By Kenny Soto
You're on stage at your favorite local bar in front of a crowd of strangers who have been sitting around for hours, drinking and waiting impatiently for their friend or relative to perform. You've got a live microphone and a handful of minutes to make them laugh.
Nine times out of 10, whether you're on stage or in the audience, a stand-up comedy open mic night is pure torture: A parade of (usually unfunny) amateur "comedians" telling offensive jokes, one after another. Fortunately, Boston is blessed with some bright young comedians, who you'll catch perfecting their craft at the city's open mics. Any of the free nights are worth a shot (Rule No. 1: Never pay for an open mic!), there are a few that guarantee laughs -- or, if you dare, the chance to make a fool of yourself in front of a crowded room.
Mondays: Sally O'Brien's (335 Somerville Ave., Union Square). The first time I attended an open mic at Sally O's, the show was the definition of comedy hell: Participants went on for what seemed like hours with some of the worst material the world has ever heard. Thankfully, I gave it a second chance, and I'm very glad I did. Since host Shawn Carter (a.k.a., Jay-Z, HOVA) took over the show, Sally O's has been a breath of fresh air to the Somerville comedy scene. Prize giveaways and contests also add excitement to the best "quick and dirty" (every comedian gets two minutes, and the show ends by 10 p.m.) pro/am comedy show in town.
Tuesdays: The Middle East (472 Mass Ave., Central Square). If you have never performed in front of a crowd before, The Middle East is the place to start. Host Rob Crean is one of the most supportive mentors to young comedians around. Also, this open mic is one of the few in town that actually draws a crowd besides comedians and their friends. While there's nothing wrong with getting up in front of a group of comedians, it can be tough to get a genuine reaction, positive or negative; The Middle East gives you a better impression of what it's like to perform in a real comedy club in front of paying customers.
Wednesdays: Tavern at the End of the World (108 Cambridge St., Sullivan Square). Tavern at the End of the World is one of the best places to rub elbows with Boston's up-and-coming comedians (and win a sex toy while you're at it). If you're a young comedian looking to network, this open mic can't be beat: Any given week, you can expect to see the best of the best perform. The only issue is that there's no time limit, so sets tend to run a bit long; you can decide if that's a blessing or a curse.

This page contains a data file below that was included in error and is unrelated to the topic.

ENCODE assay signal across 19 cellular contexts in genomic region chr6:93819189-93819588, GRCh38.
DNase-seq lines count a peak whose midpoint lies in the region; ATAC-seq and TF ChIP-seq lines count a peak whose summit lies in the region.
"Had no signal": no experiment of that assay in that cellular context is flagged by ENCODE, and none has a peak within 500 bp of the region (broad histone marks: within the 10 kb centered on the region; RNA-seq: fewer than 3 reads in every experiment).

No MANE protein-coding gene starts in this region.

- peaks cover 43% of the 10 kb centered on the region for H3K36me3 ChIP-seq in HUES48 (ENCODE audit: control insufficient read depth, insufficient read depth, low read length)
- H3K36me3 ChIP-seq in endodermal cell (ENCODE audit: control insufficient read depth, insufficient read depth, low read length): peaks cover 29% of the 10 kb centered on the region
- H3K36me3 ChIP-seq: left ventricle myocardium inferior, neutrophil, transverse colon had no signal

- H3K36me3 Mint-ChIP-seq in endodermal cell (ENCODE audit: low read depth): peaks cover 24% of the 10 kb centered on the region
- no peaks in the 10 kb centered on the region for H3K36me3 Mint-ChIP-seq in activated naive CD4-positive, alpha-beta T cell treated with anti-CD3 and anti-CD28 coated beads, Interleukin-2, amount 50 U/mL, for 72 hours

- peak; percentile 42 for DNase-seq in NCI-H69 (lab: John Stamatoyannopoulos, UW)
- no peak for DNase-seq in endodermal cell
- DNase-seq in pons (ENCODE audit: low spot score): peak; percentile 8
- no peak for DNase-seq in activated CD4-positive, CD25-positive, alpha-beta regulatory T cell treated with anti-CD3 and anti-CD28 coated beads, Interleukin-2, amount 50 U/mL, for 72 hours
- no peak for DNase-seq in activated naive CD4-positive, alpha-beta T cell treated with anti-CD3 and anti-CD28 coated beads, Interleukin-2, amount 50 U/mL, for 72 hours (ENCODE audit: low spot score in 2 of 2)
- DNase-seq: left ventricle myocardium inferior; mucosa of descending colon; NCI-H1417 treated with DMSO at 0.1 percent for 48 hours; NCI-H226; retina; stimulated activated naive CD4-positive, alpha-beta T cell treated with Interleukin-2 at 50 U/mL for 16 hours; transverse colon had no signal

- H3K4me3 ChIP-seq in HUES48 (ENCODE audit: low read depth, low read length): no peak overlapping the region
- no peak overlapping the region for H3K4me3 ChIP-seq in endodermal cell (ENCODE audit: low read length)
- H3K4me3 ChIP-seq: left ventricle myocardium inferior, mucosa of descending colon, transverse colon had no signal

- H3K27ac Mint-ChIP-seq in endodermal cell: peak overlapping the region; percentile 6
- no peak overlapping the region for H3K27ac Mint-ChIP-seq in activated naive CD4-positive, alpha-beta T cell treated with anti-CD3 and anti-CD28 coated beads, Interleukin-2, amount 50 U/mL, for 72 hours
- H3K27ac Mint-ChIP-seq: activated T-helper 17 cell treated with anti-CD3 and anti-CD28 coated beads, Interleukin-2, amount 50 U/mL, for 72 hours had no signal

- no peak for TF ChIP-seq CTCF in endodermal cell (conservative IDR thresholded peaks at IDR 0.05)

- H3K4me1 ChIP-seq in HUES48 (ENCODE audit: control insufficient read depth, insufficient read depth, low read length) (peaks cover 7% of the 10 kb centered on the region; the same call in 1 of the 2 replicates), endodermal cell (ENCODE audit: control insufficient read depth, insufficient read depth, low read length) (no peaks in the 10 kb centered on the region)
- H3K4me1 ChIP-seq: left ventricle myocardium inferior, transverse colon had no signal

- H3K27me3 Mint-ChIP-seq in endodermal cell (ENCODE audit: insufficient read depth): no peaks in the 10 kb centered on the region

Thursdays: Grandma's Basement at Howard Johnson (1271 Boylston St., Fenway). A block over from Fenway Park sits Grandma's Basement, one of the most popular and smoothest run open mics in town. Shows tend to run really late, meaning that if you hang out long enough, there's a good chance you'll catch some of the biggest names in Boston comedy coming by to try out new material after their professional show is finished.
Every Other Thursday: Rafferty's (10 Snow Rd., Marshfield). If you're one of the lucky ones with a car, you owe it to yourself to make the drive to the 'burbs to check out the scene at Rafferty's. Their shows are, hands down, the best open mics I've ever been to. Many open mics feel like a bunch of wannabe comedians competing for laughs, but Rafferty's open mics feel like a family getting together to tell a few jokes. Host Chrissy Kelleher's stand-up, as well as her support for young comedians, has made her one of the most beloved figures in the Boston comedy scene. Whether you're there to perform or just to watch, stay until the end: Bi-weekly headliner Rich Gustus is worth it.
Where would you recommend for open mic comedy?
Photo by xkcd
About Kenny -- I'm a professional blogger and entertainer. In my spare time, I enjoy Boston sports and exploring all of the adventures that my hometown has to offer. You can connect with me on Twitter @RealKennySoto.
The author is solely responsible for the content.